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Quick Tips for Cutting Music

As a video editor, you are the Swiss army knife of the production team.

Some days, people will expect you to do a whole lot more than editing video.It may be on the visual side of things, or you could be called upon to handle tasks that normally fall to the sound designer. And of course, there will be days when you’re expected to edit music.

If you have some music chops, you have a leg up on editors who don’t. And if you are an editor without any music editing skills at all, don’t panic. You can still do this!

In this article, you’ll learn:

  • Which versions of stock music you should be looking for
  • The best place(s) to make your cuts
  • Why waveforms are so important and how to make sense of them
  • A bonus music editing tip…so be sure to read on!

Two Simple Tips for Cutting Music

1.  Find the Snare First

If the music track you’ve selected is structured like a song – as opposed to being more atmospheric and unstructured – there are probably drums in the mix. Where there are drums, there’s a good chance you’ll hear a snare drum hit on regular beats in each measure. The old-school name for this is the “back beat.”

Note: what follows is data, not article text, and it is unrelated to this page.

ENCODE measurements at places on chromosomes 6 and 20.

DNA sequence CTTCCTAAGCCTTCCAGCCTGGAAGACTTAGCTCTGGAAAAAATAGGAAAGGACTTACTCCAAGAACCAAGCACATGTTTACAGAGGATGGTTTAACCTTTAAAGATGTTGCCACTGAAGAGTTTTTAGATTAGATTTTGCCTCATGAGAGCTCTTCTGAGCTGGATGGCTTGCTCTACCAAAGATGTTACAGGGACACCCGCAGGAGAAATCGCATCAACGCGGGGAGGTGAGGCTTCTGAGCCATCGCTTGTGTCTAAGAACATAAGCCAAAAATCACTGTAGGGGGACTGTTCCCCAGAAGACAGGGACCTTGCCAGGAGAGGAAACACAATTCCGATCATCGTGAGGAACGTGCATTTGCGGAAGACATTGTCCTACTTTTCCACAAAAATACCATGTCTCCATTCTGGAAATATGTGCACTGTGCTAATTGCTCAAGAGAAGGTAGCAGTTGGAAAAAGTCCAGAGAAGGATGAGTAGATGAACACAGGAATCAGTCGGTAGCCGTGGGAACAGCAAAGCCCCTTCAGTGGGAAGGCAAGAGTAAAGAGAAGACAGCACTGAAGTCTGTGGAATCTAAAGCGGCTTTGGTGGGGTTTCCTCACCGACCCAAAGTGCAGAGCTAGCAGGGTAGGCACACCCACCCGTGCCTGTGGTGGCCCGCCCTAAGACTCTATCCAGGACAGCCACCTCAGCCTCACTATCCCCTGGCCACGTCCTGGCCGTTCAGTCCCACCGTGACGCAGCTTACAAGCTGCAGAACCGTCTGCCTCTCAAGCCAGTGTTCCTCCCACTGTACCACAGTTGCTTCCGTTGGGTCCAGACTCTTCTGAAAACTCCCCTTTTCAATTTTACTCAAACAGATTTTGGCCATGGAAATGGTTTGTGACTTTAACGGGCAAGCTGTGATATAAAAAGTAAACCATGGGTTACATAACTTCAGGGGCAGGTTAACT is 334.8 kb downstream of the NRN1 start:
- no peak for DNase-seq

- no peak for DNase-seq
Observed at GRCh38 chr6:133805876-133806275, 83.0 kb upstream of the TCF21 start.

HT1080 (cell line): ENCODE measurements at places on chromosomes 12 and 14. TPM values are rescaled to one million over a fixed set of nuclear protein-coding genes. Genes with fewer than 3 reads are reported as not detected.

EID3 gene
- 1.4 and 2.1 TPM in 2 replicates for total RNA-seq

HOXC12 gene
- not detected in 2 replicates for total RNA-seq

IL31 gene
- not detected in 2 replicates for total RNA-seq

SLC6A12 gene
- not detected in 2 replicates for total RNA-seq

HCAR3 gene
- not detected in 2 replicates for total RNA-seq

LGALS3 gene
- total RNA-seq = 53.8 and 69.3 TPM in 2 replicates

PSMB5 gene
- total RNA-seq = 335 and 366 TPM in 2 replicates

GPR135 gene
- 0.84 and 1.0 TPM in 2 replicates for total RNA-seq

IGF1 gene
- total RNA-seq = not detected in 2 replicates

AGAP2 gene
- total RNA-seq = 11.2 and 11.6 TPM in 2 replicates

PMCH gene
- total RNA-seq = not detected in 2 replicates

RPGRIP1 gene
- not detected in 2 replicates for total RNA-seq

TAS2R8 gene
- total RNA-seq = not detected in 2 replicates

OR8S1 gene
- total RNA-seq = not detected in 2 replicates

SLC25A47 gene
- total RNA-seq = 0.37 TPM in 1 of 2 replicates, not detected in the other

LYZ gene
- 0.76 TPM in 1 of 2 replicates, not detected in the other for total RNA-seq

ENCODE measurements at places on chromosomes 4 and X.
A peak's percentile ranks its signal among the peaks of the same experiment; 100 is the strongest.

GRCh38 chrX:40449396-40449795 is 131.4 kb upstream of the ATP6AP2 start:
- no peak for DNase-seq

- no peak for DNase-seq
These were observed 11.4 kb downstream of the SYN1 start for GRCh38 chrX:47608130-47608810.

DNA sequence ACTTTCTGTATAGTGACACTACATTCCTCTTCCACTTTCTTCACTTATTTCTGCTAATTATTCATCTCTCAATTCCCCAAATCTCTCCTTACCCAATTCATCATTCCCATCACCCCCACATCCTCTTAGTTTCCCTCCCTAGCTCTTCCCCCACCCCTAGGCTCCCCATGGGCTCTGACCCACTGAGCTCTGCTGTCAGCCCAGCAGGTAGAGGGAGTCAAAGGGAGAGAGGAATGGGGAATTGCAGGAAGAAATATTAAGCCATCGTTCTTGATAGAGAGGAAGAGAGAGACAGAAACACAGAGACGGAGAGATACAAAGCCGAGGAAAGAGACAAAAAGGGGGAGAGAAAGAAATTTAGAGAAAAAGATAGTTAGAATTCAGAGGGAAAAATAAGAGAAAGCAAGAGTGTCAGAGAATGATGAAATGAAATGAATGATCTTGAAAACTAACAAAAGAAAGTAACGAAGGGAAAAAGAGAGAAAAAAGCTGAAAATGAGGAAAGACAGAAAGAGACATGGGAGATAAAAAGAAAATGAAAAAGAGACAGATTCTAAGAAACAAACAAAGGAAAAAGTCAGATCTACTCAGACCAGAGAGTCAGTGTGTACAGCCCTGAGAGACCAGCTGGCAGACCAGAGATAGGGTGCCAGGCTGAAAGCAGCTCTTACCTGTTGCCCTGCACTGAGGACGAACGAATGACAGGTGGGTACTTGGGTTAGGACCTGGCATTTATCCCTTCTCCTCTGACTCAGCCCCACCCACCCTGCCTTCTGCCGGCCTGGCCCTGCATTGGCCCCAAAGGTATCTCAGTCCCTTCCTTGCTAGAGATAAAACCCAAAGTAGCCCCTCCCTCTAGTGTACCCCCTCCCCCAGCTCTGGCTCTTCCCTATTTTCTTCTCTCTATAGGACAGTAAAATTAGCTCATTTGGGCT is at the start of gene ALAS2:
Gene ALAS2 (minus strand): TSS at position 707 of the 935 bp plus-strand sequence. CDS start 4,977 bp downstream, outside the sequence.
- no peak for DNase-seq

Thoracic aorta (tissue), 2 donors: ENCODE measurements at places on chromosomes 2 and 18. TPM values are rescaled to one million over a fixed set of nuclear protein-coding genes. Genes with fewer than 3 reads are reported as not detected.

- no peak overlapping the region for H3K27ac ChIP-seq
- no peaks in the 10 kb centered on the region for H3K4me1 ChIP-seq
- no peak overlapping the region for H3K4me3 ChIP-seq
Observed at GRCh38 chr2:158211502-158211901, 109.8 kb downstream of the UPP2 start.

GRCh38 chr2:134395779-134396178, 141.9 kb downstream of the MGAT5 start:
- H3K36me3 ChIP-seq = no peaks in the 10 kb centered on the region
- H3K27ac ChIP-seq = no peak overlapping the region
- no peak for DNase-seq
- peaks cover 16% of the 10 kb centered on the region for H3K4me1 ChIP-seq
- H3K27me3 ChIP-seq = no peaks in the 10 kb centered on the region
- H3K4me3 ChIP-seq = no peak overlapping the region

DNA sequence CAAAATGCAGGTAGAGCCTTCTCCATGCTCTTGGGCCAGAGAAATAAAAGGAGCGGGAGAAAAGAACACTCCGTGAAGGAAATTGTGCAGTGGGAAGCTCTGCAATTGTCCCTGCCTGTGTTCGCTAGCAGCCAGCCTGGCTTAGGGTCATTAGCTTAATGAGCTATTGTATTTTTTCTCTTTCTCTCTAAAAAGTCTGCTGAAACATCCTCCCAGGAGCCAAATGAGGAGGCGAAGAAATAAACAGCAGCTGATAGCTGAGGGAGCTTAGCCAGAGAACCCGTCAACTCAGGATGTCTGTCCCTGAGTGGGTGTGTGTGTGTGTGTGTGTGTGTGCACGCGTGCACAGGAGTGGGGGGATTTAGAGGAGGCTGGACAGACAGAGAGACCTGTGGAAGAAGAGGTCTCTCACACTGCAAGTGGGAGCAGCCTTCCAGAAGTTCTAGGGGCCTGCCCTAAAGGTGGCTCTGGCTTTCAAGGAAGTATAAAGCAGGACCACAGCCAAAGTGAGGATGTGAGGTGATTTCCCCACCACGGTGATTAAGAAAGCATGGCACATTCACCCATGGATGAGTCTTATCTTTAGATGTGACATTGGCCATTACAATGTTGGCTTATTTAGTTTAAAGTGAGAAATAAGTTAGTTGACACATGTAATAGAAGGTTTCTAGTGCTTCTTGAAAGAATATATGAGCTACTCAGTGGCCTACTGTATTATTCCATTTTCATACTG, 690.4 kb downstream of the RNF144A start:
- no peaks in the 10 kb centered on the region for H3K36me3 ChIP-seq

The snare back beat is your secret weapon when it comes to editing music because it’s in nearly every bar, and gives you a great place to cut. It’s easy to hear and it’s easy to see in the audio wave form.

2. Slip the Edit Point

If you’re not very experienced in editing music you might think…

“Wait, why not just cut from the end of one bar to the beginning of another?”

Sometimes that works just fine and it’s an easy first edit to try. However, if there is a drum fill or some other transitional musical element at the end of the bar, you’ll be interrupting a transition. Plus, you’ll be cutting off any reverberation that would have spilled into the new bar. That might not sound so good.

How To Fix It:
Try moving the edit point back a bit and cut from the middle of one measure to the middle of the next. You’ll be cutting from earlier in each piece in order to sidestep the transition problem. As long as the two pieces are musically compatible, you can slip the edit point until you like what you hear.

If this sounds like gibberish, don’t worry. It will become clear once you’ve made a few edits. And remember, you can always “undo” any anything you try!

Why Waveforms Are Your Friend

When you’re looking for a snare hit to try your cut point, you can always use your ears and the “scrub” function in your software to locate the beginning of the sound.

However, you can also get a visual clue just by looking at the waveform in the vicinity of the snare hit. There is always a little peak right where the snare is located.

What You Need to Know to Read A Waveform 

There are three parameters that affect the appearance of an audio wave form.

  1. Amplitude is the volume of the sound and is represented by the height of the wave. Taller is louder.